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DISPLAYING POSTS TAGGED: rare books (7)

Rare Books wrap-up

Author
by Gemma
Publish date
28 July 2014
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Gemma is a librarian at Museum Victoria.

On Saturday 19 July, a panel of experts came together for an Antiques Roadshow-style event where members of the public were invited to come along and have their books, maps and prints appraised.

The experts were kept busy throughout the event. The experts were kept busy throughout the event.
Image: Gemma Steele
Source: Museum Victoria
 

This is the second year running that Melbourne Museum has run the Rare Book Discovery Day as part of Rare Book Week, and this year was bigger and better. Our panel of experts extended to include Gerry Dorset (Brighton Antique Prints and Maps), Mick Stone (Camberwell Books & Collectibles), and Michael O’Brien (Bradstreet’s Books) who were great additions to rare book sellers Stuart Kells (Books of Kells), Peter Arnold (Peter Arnold Rare Books). Museum Victoria’s paper conservator, Belinda Gourley was on hand again this year, and was kept busy providing advice on caring for books and giving recommendations for correct storage.

paper conservato giving advice on caring for a book Museum Victoria’s paper conservator, Belinda Gourley giving advice on caring for a stunningly-illustrated book of fairy tales.
Image: Gemma Steele
Source: Museum Victoria
 

Some interesting items were uncovered, including prints of the Titanic, German calendars from the 1960s, a two-volume English dictionary from the 18th century, and a collection of some very rare serials on migration to British colonies. Many of the items were of high sentimental value rather than high market value, although our highest valuation this year was nearly $5000!

One of the more unusual items on the day: a plan for the removal of the Benevolent Asylum, North Melbourne. One of the more unusual items on the day: a plan for the removal of the Benevolent Asylum, North Melbourne.
Image: Gemma Steele
Source: Museum Victoria
 

If you're a fan of rare books, maps, prints and ephemera, don't miss several items from the Museum Victoria Library’s historic rare book collection on display as part of The Art of Science. This exhibition opens at Melbourne Museum on 19 September 2014 and will run until 1 February 2015.

Taking care of your rare books

Author
by Gemma
Publish date
11 July 2014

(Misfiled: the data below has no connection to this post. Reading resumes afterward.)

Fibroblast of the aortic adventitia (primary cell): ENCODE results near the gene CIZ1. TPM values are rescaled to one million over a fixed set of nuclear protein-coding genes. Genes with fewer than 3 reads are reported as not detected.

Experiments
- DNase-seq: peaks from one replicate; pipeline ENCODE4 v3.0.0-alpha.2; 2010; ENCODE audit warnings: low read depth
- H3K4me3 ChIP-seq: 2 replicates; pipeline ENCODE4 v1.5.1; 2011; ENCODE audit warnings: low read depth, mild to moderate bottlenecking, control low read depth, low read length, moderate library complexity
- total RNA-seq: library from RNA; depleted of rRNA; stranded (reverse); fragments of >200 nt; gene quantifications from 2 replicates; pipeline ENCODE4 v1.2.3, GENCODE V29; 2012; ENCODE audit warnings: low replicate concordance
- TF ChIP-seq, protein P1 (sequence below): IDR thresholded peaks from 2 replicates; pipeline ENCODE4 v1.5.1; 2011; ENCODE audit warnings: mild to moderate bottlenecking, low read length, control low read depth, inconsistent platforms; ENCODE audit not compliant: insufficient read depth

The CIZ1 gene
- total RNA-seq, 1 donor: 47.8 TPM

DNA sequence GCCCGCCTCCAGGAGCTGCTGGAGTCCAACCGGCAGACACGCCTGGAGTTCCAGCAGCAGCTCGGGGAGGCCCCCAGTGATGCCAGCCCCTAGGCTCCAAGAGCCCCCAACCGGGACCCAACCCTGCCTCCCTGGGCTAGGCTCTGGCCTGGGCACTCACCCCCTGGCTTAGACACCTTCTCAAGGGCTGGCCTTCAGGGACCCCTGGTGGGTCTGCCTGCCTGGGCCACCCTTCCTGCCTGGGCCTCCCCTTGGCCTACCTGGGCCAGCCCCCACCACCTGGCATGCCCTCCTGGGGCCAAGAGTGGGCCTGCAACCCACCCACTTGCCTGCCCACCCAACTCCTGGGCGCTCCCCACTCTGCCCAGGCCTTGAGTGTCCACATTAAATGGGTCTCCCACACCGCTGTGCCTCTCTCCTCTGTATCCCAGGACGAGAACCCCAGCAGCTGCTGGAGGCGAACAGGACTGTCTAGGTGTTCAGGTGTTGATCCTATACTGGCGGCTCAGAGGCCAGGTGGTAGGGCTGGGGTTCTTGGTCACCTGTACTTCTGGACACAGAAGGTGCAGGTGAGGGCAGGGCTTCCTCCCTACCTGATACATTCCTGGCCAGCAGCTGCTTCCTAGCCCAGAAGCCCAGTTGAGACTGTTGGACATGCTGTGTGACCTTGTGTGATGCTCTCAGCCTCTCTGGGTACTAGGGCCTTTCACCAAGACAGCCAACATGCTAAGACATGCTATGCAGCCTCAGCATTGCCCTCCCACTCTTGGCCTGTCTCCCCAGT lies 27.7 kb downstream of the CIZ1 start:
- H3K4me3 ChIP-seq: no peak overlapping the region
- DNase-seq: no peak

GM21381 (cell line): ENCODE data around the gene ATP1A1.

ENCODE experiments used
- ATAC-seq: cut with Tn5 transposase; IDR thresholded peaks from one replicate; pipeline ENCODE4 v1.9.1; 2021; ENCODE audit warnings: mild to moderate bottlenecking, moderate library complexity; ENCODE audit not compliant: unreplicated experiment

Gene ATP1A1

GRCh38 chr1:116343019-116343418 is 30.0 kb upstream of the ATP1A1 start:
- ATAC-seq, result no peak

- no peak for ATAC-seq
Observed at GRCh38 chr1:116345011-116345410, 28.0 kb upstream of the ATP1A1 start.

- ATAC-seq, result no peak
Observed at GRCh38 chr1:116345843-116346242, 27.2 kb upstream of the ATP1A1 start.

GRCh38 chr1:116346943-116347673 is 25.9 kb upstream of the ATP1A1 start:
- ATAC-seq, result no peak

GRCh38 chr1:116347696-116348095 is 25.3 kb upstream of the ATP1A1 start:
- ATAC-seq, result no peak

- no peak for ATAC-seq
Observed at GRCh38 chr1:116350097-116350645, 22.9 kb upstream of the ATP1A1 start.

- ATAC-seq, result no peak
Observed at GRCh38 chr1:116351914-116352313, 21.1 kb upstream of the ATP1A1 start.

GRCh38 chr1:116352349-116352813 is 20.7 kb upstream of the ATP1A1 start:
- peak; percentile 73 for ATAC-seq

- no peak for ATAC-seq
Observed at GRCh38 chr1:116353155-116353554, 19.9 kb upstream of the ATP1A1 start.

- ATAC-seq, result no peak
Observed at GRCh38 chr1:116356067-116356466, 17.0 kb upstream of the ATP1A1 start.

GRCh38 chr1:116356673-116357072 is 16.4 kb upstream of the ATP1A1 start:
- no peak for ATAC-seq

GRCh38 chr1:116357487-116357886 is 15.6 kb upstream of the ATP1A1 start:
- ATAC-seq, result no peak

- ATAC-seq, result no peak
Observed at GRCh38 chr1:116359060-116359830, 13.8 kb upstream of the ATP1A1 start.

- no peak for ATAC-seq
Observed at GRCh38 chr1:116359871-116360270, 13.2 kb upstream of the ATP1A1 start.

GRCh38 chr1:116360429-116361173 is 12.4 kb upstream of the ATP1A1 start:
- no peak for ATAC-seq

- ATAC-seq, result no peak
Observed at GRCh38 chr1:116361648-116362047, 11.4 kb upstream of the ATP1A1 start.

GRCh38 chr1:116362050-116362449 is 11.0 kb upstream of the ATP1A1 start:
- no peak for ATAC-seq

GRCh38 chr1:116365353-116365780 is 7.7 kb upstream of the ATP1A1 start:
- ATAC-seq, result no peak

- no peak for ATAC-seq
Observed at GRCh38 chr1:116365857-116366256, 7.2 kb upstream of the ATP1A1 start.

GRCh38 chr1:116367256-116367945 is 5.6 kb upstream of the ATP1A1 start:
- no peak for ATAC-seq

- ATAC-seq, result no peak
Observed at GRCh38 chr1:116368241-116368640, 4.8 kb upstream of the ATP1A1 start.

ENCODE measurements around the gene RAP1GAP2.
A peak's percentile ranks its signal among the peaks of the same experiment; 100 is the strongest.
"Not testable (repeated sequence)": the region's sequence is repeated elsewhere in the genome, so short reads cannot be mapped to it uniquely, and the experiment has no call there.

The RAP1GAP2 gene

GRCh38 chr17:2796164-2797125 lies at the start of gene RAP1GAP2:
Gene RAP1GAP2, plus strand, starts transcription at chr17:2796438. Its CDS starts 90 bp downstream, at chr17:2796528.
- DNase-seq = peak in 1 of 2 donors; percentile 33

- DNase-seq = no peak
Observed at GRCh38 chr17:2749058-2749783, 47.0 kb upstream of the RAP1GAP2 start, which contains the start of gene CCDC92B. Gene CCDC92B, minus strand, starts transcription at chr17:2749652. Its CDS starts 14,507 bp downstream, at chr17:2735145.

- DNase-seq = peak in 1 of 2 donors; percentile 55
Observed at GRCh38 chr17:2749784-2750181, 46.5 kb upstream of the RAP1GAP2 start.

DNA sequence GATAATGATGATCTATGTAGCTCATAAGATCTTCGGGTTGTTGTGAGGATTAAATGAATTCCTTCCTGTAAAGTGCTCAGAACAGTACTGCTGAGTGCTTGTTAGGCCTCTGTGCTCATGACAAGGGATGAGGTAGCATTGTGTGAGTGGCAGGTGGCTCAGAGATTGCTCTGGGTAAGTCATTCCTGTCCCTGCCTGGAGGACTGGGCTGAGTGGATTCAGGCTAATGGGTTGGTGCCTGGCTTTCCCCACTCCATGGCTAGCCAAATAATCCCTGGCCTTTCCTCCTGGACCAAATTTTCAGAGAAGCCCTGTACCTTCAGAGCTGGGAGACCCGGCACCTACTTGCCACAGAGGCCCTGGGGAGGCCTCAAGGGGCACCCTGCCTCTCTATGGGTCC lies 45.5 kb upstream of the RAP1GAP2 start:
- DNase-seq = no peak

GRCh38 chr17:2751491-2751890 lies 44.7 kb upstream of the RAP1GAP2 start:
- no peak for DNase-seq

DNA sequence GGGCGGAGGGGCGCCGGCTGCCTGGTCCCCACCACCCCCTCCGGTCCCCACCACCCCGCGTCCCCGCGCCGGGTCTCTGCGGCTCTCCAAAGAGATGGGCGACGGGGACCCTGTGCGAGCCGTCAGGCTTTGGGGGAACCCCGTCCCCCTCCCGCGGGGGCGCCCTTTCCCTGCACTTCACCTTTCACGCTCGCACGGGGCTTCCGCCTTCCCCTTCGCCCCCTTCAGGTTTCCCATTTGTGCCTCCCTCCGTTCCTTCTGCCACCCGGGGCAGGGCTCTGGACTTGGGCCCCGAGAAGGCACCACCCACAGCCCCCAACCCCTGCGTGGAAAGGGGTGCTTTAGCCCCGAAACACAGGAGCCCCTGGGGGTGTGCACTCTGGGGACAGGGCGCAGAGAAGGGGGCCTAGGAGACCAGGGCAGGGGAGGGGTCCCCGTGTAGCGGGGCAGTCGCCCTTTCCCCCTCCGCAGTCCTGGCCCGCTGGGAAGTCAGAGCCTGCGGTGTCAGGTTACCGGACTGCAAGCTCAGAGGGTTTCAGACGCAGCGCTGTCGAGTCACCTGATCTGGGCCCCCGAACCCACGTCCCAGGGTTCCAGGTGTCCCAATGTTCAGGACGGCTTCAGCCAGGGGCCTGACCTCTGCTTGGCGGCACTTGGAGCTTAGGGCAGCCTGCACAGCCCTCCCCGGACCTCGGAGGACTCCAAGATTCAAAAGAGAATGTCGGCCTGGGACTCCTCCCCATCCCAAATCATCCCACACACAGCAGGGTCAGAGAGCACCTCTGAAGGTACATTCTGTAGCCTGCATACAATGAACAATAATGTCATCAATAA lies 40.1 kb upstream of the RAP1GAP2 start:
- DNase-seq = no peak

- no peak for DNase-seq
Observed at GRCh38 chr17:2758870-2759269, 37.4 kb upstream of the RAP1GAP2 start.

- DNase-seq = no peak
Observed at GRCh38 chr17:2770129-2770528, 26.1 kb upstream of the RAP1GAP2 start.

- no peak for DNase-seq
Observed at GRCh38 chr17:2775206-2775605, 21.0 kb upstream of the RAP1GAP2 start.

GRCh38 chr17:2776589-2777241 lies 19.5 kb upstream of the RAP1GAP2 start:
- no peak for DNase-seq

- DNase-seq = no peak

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Gemma is a librarian at Museum Victoria.

Of course we all love books, but, if I have learned anything from compulsively reading Pride and Prejudice year on year it is this: sometimes we hurt the ones we love. So with Melbourne Rare Book Week fast approaching, whether you are a keen collector or someone who has come across a hidden gem in the garage, here are five golden rules to follow to take care of your own collection:

1. Wash your hands

When reading or flicking through your books make sure your hands are clean and dry because oils, perspiration, dirt and food residue can cause a lot of damage.

A Book Conservator at Work A conservator carefully handles a book. Preventive conservation protocols protect the lifespan of cultural objects while allowing them to be viewed safely.
Source: Creative Commons via Wikicommons.
 

2. Be gentle!

Some books will not want to lie open at 180 degrees; if the spine does not want to bend in a particular way then it is best not to force it as this can cause damage. Turn pages from the side rather than the corner and when removing books from a shelf always pull it from the sides rather than the top of the spine.

3. Light and temperature

Keep your book collection in a cool place with minimal exposure to light and away from areas with radiators or vents.

4. Storage

Store books either upright or lying flat, not leaning at an angle. Books should be supported on either side by books or book stands of similar size, and it is best not to pack the books in too tightly. Large, heavy folio-size books are best stored flat.

books on a shelf An example of bad book storage!
Image: Jon Sullivan
Source: Books on a shelf by Jon Sullivan
 

5. Dust regularly

Dust your books often as dust can quickly accumulate on books. It is very important to remember that, if the conditions are right, dust can be a food source for mould and mildew!